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Reflections on StarCon 2019

This past weekend I went to Waterloo for StarCon 2019. StarCon is in Waterloo, CA (about 2 hours from Toronto by vehicle of some kind) and consists of 15 minute talks. It was inspired by HelloCon, which was inspired by !!con (pronounced “bang bang con”).

The tickets were super affordable (less than $20) so I made the decision to go. I took notes for every talk, but I’ll group them a bit rather than go through each one.

Keynotes

There were two keynotes each day (so 4 total). Three out of four of them knocked it out of the park for me, especially Nasma Ahmed‘s talk, “Navigating an Equitable Digital Future.” I wrote down many notes and some follow on questions to ask. Check out her work with the Digital Justice Lab, for sure.

The other keynotes I loved were on learning from Vaideshi Joshi of the BaseCS project (which I just had recommended to me recently! Such a great project) and on making a “hype doc” from Aashni Shah.

Shah’s hype doc approach was interesting in how it sounded similar to my bullet posts, but the goals she framed for it were very interesting. I had an extremely interesting chat during social times about the roles of information, power, and trust, relating to that talk, and I feel like the sign of a really great talk is if it makes other people talk.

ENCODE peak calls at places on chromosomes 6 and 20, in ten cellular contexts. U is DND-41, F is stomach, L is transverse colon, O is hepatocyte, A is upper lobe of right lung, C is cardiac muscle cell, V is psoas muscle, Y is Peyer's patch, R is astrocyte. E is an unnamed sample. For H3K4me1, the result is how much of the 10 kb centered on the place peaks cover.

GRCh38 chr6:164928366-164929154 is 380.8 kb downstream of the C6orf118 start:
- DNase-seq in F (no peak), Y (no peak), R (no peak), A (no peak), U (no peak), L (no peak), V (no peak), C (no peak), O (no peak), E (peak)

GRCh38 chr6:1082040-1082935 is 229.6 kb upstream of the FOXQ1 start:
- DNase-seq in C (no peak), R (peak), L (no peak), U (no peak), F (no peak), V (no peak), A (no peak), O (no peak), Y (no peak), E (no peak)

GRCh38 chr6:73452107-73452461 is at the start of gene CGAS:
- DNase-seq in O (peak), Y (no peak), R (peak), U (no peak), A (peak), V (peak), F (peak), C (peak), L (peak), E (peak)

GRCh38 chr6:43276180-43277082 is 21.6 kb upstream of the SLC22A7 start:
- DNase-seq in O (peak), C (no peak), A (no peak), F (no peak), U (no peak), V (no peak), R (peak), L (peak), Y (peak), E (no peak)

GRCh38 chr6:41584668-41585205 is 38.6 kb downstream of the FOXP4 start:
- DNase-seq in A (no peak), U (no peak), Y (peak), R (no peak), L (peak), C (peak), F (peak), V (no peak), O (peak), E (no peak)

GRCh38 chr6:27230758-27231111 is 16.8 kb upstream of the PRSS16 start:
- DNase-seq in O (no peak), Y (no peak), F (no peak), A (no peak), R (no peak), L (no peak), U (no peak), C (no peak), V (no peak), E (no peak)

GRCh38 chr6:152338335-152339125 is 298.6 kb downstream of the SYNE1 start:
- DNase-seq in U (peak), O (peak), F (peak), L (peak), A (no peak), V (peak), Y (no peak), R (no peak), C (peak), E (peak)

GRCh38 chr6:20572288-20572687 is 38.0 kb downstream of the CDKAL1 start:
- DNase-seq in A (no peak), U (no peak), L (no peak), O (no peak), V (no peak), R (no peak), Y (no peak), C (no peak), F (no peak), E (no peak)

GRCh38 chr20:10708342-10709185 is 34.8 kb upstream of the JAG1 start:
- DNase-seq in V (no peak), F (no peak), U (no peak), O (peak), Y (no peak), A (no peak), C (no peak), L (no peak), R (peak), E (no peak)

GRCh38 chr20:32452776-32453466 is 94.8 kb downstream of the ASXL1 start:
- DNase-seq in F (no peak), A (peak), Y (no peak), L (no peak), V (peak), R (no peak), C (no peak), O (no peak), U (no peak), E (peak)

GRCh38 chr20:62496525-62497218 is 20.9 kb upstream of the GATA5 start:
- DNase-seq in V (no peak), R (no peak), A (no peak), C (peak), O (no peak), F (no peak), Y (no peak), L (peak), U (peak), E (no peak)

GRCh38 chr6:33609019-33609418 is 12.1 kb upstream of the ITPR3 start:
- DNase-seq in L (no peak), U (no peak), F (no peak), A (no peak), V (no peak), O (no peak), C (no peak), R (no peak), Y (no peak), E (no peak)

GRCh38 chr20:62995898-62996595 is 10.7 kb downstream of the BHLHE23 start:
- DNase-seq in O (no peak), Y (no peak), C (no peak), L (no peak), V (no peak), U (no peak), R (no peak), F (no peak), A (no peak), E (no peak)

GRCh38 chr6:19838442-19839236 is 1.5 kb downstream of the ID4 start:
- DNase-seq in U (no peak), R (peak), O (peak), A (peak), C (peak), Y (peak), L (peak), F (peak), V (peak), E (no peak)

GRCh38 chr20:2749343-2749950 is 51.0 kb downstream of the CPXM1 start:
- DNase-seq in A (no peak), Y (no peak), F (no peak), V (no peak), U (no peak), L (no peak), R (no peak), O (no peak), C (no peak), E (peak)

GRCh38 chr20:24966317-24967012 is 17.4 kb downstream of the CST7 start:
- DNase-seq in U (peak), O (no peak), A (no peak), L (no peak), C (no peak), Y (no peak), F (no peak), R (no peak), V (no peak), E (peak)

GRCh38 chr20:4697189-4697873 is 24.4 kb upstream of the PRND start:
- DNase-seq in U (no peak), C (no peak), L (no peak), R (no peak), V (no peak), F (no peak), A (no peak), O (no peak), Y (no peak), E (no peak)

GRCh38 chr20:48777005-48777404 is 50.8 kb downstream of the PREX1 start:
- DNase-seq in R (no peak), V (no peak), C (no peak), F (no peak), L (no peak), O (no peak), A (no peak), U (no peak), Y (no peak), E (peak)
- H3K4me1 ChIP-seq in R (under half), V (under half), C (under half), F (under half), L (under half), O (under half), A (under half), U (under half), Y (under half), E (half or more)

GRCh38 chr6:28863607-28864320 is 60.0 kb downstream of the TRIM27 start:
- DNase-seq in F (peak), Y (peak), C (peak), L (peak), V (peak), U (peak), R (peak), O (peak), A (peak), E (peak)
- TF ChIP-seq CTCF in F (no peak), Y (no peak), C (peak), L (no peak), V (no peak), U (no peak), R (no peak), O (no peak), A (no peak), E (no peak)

Day one favorite talks

One of my favorite talks from day one was on unlocking your ROM by Bradley Dettmer. He also wrote about this if you’d like to check it out in that format. It was also super heartwarming that Brad is a Write/Speak/Code alum, which is so awesome!

My other favorite talk was Creative Coding, with Doug Moen. He showed his custom software, Curv, and mentioned the demoscene, which is a rabbithole I’m lately looking into. Moen was a great speaker, and I loved his “and now it’s a box!” type demos of making 3D art.

Day two favorite talks

Day two had so many good ones! Outside of Nasma’s keynote, I loooved Aaron Levin’s talk about making file systems, and using FUSE (file system in user space) to do so. The demo was really lovely, and featured cats.

Chris H-C’s talk on collecting data responsibly was great and I must mention it in this write-up so I can tell you about leandatapractices.org. Having collected lots of user data in my time, having a process that puts user privacy first sounds wonderful.

I also enjoyed Manish Goregaokar’s talk about implementing the Trusting Trust attack in Rust, which is a paper I’ve read but haven’t implemented, and so it makes me wonder about implementing it. But Goregaokar didn’t do a demo in his talk, so it felt very frustrating at the end! (but 15 minute constraints, etc. etc. but demo!!!!)

Falah Shazib’s talk on “How not to build a virtual escape the room” was so funny and so relatable for building a project. It was just so well done, and truly enjoyable to watch. Definitely one I would recommend watching the video for.

(I warned that I liked a lot of talks on day two a lot, I kinda want to add some other ones here and might later, but you can see the schedule online to see what else was there)

Conclusions

Absolutely completely worth going to! Yes, I did get to see lots of Recurse Center friends, but the content and thoughtfulness of this conference were just so wonderful. All-gender restrooms! Stenography! So much more! You can really tell how much care the organizers put into everything by these visible things, but then I know there must be so m

I would definitely recommend going to StarCon as an attendee or speaker (and really especially so if you’re in the Waterloo community!).

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